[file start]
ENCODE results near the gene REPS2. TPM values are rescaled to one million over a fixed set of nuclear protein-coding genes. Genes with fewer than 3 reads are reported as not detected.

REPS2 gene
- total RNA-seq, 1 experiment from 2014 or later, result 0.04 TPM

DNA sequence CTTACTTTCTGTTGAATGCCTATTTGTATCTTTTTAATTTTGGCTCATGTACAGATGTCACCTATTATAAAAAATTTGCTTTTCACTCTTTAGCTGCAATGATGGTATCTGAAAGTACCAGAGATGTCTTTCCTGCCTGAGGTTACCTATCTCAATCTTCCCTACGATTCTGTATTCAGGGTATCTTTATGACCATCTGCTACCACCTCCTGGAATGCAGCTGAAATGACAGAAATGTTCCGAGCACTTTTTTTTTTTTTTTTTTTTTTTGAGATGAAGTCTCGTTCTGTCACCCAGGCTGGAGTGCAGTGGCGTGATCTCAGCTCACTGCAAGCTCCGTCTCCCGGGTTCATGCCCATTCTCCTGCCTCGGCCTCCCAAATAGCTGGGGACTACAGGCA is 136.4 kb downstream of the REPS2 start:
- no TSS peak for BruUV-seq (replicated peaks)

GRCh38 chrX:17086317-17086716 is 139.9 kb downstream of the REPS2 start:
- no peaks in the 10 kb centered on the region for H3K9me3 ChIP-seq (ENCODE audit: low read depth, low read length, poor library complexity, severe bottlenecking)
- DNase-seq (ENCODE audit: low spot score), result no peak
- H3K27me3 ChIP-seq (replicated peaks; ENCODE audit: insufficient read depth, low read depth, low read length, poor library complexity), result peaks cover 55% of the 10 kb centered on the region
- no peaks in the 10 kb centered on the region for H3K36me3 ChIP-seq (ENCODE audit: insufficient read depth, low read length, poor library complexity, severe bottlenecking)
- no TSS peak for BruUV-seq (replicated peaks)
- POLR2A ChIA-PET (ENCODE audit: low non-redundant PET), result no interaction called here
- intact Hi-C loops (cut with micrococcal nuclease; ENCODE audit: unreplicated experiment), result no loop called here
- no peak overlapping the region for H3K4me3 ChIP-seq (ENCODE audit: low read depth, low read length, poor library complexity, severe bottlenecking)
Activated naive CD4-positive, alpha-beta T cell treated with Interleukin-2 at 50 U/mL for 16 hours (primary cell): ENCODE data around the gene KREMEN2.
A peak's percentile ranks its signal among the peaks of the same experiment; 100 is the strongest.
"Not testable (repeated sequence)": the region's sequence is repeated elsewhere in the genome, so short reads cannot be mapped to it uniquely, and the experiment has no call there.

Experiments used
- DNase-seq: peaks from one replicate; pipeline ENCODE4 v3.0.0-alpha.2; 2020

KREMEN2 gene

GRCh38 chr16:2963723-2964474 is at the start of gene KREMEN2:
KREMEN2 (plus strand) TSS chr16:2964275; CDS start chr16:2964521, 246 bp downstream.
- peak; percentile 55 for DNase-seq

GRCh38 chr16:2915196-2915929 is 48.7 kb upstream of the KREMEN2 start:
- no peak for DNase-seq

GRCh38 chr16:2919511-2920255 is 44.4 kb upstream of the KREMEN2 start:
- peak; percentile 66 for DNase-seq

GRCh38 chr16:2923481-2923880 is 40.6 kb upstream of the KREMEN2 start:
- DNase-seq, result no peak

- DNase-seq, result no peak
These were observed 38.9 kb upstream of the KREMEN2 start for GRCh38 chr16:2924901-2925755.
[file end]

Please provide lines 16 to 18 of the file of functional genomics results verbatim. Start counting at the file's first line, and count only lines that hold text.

A peak's percentile ranks its signal among the peaks of the same experiment; 100 is the strongest.
"Not testable (repeated sequence)": the region's sequence is repeated elsewhere in the genome, so short reads cannot be mapped to it uniquely, and the experiment has no call there.

Experiments used